Citizens in Kyrgyzstan are voting on several constitutional amendments, some of which have been slammed by rights groups. Analysts say the changes, promoted by the Kyrgyz president, are likely to pass.
Voters in the ex-Soviet republic of Kyrgyzstan went to the polls on Sunday to cast ballots for or against a raft of amendments to the country's constitution, including some that would boost the power of the prime minister.
The referendum was initiated by President Almazbek Atambayev, who critics say is likely to take the job of prime minister when his current term as president ends next year, and would thus benefit from any extra powers accorded to the premier.
If approved in Sunday's referendum, those powers would include having more influence over budget-related legislation and being able to appoint and dismiss ministers without the permission of president or parliament.
Atambayev has repeatedly denied any intention of becoming prime minister, and his supporters say the amendments form part of efforts to increase parliament's powers and improve the system of checks and balances between branches of government.
Ban on same-sex marriage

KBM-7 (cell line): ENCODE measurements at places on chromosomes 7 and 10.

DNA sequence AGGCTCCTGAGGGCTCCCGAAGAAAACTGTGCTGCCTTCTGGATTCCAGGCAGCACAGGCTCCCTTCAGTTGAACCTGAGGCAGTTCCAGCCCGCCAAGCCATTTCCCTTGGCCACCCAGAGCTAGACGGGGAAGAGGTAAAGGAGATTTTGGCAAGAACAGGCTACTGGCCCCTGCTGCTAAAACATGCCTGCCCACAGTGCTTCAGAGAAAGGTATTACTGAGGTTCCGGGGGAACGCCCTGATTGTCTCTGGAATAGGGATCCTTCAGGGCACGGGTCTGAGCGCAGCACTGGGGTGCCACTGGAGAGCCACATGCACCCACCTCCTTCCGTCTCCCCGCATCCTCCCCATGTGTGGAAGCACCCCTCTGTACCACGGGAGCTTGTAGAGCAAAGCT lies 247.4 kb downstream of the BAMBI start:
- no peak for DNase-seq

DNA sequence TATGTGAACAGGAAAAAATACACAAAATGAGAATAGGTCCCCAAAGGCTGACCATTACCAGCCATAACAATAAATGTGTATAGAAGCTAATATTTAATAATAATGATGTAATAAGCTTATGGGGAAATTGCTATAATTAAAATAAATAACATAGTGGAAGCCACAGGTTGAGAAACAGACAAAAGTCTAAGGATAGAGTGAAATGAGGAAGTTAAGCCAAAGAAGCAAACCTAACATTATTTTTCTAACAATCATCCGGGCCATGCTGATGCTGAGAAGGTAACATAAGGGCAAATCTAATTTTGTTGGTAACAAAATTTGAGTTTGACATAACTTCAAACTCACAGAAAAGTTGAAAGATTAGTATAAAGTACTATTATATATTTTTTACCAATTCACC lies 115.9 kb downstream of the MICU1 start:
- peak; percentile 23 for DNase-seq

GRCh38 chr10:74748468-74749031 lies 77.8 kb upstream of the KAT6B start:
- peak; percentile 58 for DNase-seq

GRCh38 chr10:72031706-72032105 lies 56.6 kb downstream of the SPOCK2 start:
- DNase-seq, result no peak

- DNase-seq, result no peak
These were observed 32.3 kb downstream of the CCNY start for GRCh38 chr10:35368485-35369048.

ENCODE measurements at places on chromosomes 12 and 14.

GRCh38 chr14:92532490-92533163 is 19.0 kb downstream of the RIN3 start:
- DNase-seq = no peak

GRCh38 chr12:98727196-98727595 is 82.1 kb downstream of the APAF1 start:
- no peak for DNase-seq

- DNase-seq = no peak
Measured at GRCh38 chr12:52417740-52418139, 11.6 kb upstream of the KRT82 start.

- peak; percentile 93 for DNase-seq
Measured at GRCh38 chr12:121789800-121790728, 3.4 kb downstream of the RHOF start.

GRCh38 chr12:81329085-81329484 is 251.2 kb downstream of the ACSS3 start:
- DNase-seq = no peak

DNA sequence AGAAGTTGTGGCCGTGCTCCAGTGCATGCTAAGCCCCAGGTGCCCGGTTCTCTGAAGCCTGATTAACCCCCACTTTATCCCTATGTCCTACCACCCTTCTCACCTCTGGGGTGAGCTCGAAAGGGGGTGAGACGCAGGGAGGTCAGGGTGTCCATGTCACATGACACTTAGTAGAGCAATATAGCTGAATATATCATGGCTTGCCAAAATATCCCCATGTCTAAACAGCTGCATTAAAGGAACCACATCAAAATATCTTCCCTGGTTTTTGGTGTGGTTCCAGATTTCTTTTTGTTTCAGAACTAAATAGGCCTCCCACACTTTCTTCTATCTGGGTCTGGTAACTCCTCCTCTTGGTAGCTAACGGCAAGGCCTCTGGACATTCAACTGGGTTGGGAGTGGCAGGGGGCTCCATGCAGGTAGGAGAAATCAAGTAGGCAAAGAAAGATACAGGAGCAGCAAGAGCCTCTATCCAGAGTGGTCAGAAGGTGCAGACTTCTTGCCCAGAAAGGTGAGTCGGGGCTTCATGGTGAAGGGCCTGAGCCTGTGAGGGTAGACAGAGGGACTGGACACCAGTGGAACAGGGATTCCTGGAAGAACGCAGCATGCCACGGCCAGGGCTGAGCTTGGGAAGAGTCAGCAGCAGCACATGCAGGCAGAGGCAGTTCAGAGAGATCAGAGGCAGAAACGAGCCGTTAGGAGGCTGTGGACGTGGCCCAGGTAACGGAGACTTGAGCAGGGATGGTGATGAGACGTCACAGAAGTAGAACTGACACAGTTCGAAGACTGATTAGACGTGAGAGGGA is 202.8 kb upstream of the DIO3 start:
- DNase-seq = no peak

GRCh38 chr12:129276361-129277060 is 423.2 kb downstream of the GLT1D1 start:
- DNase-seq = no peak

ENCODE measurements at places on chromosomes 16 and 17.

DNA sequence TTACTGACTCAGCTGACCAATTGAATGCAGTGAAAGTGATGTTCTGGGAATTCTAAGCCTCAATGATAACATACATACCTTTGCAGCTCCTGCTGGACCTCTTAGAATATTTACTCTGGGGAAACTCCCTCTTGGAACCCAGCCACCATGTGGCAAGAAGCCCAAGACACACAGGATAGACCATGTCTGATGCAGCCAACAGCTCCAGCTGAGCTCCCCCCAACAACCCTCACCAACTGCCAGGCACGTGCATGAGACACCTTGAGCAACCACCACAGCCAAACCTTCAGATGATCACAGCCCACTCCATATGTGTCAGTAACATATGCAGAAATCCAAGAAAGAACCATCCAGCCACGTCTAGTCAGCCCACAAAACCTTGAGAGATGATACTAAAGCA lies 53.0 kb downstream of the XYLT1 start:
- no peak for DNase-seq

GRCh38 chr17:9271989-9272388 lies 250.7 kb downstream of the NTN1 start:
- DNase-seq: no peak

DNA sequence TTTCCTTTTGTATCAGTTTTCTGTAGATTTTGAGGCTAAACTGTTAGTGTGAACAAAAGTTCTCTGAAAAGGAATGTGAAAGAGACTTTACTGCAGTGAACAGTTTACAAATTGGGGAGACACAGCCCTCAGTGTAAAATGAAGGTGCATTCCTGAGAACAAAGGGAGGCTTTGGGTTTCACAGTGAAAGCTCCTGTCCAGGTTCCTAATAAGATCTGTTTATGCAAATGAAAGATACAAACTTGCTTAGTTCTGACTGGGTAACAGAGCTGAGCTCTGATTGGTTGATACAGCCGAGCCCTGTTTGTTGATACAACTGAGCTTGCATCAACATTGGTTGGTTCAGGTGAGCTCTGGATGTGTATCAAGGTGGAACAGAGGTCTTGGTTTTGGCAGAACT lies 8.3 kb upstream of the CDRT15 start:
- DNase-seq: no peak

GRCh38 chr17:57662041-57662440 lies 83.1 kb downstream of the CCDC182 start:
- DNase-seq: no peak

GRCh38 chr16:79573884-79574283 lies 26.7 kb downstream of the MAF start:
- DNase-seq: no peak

Other amendments have also drawn criticism at home and abroad, notably a ban on same-sex marriages. Kyrgyzstan's government has already been mulling a law restricting "LGBT propaganda" similar to one passed in Russia, but it has so far remained a draft.
Rights groups have also vehemently criticized a change that would see the government free to ignore the opinions of international rights bodies regarding citizens' complaints about rights abuses.
Two parties left the coalition government under Atambayev's Social Democratic Party of Kyrgyzstan in October to protest at the proposed changes.
Fears of instability
Observers say backing from pro-government media and the absence of any effective campaign to oppose the changes means they are likely to pass.
Political infighting ahead of Sunday's vote has raised fears that the impoverished, majority Muslim nation, which has seen two presidents violently unseated in its 25 years of independence, could be in for another phase of unrest.
Kyrgyzstan, which has a population of six million, belongs to an economic and security alliance of ex-Soviet nations that is presided over by Moscow. In 2014, it removed a US air base used for military operations in nearby Afghanistan.